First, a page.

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Polite Like A Cactus: A Tale Of Manners In Modern Israel

One of the fruits of the Israeli pioneer spirit is scant attention to politeness and proper manners. A French reporter asks why a nation has so little time for formalities.

Article illustrative image Partner logo Israelis' character is the fruit of a rugged life in a kibbutz

JERUSALEM – Foreigners tend to view the Israeli conception of politeness as, well….rustic.

It’s been 30 years since the French pharmacist Joel Dreyfuss moved to the Holy City after his first 20 years in Strasbourg, in eastern France. He had quite a revealing experience when he was back last summer visiting the French Alsace region, and went out shopping. He found himself demanding something with an “I want…” like a true Israeli, and thus was denied his request by a local shopkeeper. He also got a good lecturing to: “Here Sir we say “hello”, “please”, “thank you” and “goodbye””. Joel Dreyfuss was stunned: “That’s when I realized how rude I had become!”

It may begin with the language itself. Linguists will explain that while both English and Hebrew (unlike French and other Latin languages) have no current distinction between the formal and informal “you,” English is technically missing the informal use of the word – and Hebrew has no formal “you.”

This bears consequences: no social barriers, no signs of respect and no real popular notions of politeness and courtesy. In schools, teachers have given up: students don’t say hello, they do not ask permission to speak, or to rise from their chair. In fact, they copy their elders: in shops, most Israelis shout and shove people aside to cut their place in line.

The newly arrived European and Ashkenazi Jewish women get used to it: no one will hold the door for them, no one will let them go first, and people on the street will give an ironic smile upon passing a courteous husband opening the car door for his wife.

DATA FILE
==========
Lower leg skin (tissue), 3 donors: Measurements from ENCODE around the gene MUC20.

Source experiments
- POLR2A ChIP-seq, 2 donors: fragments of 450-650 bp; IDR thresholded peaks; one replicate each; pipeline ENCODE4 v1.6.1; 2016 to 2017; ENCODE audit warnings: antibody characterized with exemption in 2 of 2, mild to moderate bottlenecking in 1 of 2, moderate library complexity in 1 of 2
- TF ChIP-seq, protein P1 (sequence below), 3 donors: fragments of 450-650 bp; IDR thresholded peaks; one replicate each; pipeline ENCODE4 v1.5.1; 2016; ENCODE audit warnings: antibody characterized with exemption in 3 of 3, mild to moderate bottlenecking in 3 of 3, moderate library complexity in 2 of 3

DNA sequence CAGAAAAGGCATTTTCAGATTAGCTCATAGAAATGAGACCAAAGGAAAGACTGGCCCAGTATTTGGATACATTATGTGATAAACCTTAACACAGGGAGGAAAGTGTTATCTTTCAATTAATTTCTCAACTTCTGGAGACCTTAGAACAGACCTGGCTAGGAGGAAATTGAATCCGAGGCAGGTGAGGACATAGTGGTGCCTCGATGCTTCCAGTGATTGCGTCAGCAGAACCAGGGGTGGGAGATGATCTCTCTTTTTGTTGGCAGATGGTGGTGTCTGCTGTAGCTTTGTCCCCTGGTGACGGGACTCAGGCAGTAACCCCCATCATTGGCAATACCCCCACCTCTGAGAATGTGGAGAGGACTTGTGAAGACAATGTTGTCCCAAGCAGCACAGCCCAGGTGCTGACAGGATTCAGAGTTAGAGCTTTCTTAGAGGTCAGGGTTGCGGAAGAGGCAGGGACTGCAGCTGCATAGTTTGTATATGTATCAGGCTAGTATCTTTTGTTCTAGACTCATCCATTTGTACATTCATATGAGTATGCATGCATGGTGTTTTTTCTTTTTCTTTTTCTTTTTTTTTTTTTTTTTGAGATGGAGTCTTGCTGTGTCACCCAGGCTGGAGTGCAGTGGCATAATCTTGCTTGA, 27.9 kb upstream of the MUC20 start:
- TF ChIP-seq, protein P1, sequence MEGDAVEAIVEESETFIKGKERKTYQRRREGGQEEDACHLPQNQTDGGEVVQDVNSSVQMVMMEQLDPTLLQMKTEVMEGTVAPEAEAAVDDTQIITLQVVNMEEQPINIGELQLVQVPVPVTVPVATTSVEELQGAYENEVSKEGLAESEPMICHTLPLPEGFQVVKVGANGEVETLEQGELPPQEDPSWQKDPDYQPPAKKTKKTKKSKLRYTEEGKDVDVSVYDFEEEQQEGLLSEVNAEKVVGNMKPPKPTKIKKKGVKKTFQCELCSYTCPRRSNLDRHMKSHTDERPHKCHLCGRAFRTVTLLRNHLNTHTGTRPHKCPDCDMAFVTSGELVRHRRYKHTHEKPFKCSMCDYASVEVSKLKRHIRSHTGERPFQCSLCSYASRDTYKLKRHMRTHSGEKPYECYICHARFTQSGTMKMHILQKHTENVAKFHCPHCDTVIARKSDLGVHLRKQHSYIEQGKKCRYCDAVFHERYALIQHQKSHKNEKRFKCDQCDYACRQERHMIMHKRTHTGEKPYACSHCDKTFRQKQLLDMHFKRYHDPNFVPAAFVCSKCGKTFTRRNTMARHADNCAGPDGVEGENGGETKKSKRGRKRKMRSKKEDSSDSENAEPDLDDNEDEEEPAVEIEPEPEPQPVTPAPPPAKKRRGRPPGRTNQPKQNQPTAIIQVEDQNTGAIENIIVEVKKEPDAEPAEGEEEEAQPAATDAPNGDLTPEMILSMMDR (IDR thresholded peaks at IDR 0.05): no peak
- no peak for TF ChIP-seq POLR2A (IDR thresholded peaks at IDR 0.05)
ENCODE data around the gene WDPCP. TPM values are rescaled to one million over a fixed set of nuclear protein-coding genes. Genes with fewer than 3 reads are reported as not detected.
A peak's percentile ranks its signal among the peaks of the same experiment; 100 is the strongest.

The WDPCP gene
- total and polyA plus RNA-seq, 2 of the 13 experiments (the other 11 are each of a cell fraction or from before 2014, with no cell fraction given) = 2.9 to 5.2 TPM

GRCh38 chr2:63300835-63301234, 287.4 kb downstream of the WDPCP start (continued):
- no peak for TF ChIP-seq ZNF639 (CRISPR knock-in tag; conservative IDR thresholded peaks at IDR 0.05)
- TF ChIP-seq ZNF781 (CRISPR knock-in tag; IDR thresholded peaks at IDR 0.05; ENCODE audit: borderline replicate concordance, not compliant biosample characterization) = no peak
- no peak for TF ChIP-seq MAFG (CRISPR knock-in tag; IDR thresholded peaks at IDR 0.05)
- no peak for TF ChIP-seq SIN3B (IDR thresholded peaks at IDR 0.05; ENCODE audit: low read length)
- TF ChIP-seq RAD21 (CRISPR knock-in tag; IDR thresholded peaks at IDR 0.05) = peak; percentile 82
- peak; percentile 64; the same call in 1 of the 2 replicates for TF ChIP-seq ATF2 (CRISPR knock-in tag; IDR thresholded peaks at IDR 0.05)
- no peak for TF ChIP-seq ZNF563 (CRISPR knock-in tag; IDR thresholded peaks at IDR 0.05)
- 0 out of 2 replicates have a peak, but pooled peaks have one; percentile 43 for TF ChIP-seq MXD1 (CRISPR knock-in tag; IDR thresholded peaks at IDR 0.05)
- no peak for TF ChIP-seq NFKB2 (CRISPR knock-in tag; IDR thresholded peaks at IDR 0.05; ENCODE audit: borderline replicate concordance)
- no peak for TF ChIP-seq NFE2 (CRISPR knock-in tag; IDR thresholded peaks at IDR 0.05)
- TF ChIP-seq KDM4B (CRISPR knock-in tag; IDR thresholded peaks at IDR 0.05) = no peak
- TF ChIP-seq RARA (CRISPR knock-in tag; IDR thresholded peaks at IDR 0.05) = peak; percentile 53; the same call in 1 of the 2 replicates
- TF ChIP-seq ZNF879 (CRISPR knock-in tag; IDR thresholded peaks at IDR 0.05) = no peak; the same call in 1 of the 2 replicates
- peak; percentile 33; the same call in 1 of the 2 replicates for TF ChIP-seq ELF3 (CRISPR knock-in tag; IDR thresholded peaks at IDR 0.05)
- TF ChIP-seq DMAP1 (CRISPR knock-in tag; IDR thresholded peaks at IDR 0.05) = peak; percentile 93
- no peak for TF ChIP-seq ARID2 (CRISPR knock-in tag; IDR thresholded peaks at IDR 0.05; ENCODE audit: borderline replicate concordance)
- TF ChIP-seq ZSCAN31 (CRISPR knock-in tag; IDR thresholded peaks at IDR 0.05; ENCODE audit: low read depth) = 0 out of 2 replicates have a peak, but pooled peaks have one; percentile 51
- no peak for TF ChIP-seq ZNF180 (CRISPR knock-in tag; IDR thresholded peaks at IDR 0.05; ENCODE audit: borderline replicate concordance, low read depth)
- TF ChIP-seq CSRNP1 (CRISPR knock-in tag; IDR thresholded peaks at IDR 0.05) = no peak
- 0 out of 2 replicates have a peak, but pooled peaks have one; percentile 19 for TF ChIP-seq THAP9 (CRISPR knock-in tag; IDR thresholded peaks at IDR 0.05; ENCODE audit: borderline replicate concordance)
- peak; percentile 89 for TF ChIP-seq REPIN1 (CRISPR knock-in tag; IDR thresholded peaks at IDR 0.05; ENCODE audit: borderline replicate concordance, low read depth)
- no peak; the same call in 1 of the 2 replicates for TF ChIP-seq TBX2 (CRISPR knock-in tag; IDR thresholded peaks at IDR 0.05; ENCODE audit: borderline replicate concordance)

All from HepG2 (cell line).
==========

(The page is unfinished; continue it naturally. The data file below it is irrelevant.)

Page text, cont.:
Speaking of the car…rule number one is: there are no rules. The rest goes without saying: drive like a maniac, never use your blinker, pass on the right, cut people off.

“It is actually true,” says an Israeli diplomat. “We have a really bad reputation when it comes to good manners and courtesy. Let’s say that we prefer to keep our relationships with others straightforward and informal.”

Formality as hypocrisy

This last sentence is a euphemism: an Israeli will show up unannounced at your place, walk right into the living room, ask for a tour, plop themselves down on your couch. Some might even ask how much the place is worth!

This rejection of the notion of formality, which Israeli’s tend to see as some kind of hypocrisy, can trace its roots to the moral philosophy of the kibbutz: all kibbutzniks are equal, they share the unrewarding chores and no one is to be superior to anyone else.

There is a famous drawing that captures the founding mentality, poking fun at the German Jews who arrived in Israel in the 1930’s with their good manners: the picture shows two German Jews plowing the earth and continually offering each other a spade with the following dialogue: " bitte schön ", " danke schön ", " bitte schön ", " danke schön "... (“please”, “thanks”, “please”, “thanks”…).

Since these customs have long since spread into the army and the working world, they continue to deeply affect people’s behaviors and beliefs. Being polite is petty bourgeois and has nothing to do with the country’s pioneer spirit. Besides, Israel is a country “at war” and can’t afford to waste time over such trivialities.

Still, it’s always worth scratching the surface of so-called national characteristics. If they stay long enough, most foreigners will also find that Israeli people are friendly and easy-going; and fundamentally stand together, always ready to help each other out if needed. This helps explain why people born in Israel are called sabras. It is the name of the fruit that comes out of a cactus: well-known for being prickly on the outside but sweet inside.

Read the original article in French

Photo - ianloic

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About this article source Website:

This leading French daily newspaper Le Monde ("The World") was founded in December 1944 in the aftermath of World War II. Today, it is distributed in 120 countries. In late 2010, a trio formed by Pierre Berge, Xavier Niel and Matthieu Pigasse took a controlling 64.5% stake in the newspaper.

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